Snowy owl brings excitement, sadness to P.E.I. woman
'I was so excited I literally started to shake,' April Adams said
A rare sighting of a snowy owl that made a P.E.I. animal lover shake with excitement ended with her in tears the next day when she was told it had died of starvation.
April Adams, who lives in Covehead, had read on social media about a snowy owl in PEI National Park. On a whim, she grabbed her camera and hopped in her car with no expectations she would find it.
But as she approached the lighthouse by the Covehead bridge last Saturday, there it was, perched in the dune.
"I was so excited I literally started to shake," she said. "It was just unreal. I couldn't believe my eyes."
It was just unreal. I couldn't believe my eyes.— April Adams
But, as she sat in the car and focused her long lens on the owl, she could see something wasn't right.
"I thought maybe it was the rain. It rained all night and she looked pretty miserable."
Adams thought it was a good sign when she went back that night and the owl was gone. She assumed it must have flown away.
But the next morning her neighbour told her she saw the owl on the side of the road, lifeless.
"I cried all morning," Adams said.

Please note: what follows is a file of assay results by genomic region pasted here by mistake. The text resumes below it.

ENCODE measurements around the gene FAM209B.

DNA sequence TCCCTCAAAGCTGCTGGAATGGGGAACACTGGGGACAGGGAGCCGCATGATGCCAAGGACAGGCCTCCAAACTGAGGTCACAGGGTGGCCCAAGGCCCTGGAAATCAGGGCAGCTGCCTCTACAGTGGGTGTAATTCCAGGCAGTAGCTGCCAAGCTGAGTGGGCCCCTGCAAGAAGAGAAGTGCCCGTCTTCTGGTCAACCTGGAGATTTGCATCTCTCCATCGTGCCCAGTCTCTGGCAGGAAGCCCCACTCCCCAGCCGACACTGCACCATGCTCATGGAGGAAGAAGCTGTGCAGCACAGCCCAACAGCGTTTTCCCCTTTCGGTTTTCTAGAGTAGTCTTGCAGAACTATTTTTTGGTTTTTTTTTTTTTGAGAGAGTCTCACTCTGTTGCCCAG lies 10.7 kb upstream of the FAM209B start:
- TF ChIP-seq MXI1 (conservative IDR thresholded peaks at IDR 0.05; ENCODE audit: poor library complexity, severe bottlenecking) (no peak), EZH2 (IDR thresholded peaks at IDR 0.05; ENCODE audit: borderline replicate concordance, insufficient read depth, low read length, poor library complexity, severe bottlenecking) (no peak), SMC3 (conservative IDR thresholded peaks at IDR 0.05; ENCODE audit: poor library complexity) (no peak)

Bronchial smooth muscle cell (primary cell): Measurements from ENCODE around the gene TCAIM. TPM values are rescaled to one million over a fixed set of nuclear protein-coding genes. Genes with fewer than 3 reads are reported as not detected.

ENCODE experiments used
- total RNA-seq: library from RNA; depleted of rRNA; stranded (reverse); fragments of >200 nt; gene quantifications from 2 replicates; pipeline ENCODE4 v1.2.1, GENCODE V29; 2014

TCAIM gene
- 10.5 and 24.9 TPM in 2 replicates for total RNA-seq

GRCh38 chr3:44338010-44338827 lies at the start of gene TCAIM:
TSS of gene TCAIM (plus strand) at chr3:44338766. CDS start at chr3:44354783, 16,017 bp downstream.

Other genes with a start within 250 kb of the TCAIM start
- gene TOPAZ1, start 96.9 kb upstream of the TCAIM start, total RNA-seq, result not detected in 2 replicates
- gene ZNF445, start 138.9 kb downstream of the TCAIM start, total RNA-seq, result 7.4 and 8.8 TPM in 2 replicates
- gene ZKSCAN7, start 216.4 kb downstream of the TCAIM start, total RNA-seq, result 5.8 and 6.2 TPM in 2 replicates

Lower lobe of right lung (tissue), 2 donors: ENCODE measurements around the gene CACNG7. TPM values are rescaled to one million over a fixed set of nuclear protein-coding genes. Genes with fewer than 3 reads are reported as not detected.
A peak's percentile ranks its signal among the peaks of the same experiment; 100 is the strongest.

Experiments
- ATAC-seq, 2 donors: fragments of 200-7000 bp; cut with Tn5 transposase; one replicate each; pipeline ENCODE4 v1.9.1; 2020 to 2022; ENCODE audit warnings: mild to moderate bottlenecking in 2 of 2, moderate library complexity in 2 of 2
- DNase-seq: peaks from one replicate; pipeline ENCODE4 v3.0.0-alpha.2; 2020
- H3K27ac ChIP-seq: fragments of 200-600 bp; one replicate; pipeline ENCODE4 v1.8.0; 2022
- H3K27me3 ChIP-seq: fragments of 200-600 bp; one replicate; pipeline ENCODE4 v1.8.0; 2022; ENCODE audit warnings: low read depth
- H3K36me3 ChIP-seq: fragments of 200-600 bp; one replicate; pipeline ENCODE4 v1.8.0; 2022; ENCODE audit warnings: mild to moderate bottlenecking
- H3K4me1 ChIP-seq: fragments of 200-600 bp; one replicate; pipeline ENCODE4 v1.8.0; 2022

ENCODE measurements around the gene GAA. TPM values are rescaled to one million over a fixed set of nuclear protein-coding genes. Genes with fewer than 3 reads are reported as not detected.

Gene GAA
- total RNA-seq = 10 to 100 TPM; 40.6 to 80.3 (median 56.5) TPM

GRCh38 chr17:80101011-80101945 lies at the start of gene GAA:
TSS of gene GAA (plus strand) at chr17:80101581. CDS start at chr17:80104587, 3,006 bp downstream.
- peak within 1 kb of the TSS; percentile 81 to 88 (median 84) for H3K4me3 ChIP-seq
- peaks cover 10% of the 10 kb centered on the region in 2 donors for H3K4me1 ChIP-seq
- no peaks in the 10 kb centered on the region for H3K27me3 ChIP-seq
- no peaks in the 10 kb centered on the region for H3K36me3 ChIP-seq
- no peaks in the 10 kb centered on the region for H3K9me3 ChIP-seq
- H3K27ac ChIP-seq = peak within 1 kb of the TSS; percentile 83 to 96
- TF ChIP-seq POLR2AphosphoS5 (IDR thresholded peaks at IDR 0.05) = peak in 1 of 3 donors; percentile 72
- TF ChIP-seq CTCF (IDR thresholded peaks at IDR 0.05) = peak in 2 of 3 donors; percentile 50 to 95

After reporting it to the Department of Wildlife, she went back to remove the owl from the side of the road. When she arrived, she said a woman from the Atlantic Veterinary College was already there, putting the owl in her trunk.
Adams asked the woman if she could follow up with her when she knew more information, such as the cause of death.
Adams said she got an email from the woman the next day.
There was not a drop of food in its tummy.— April Adams
"The poor thing was emaciated which, basically, it starved to death," Adams said. "There was not a drop of food in its tummy. So it was pretty sad."
Wildlife officials have told CBC in the past that, generally, only a handful of snowy owls are seen on P.E.I. in a year. They breed in the Arctic and make their way south in search of food such as lemmings.
Though there was no happy ending for the Covehead owl, it was a memory Adams said she won't soon forget.
"It's not something you see every day," Adams said. "I've heard of reports of one being here two years ago and I went looking for it and never found it. I love owls to begin with, and just to see one in real life, it was just amazing. They are so beautiful."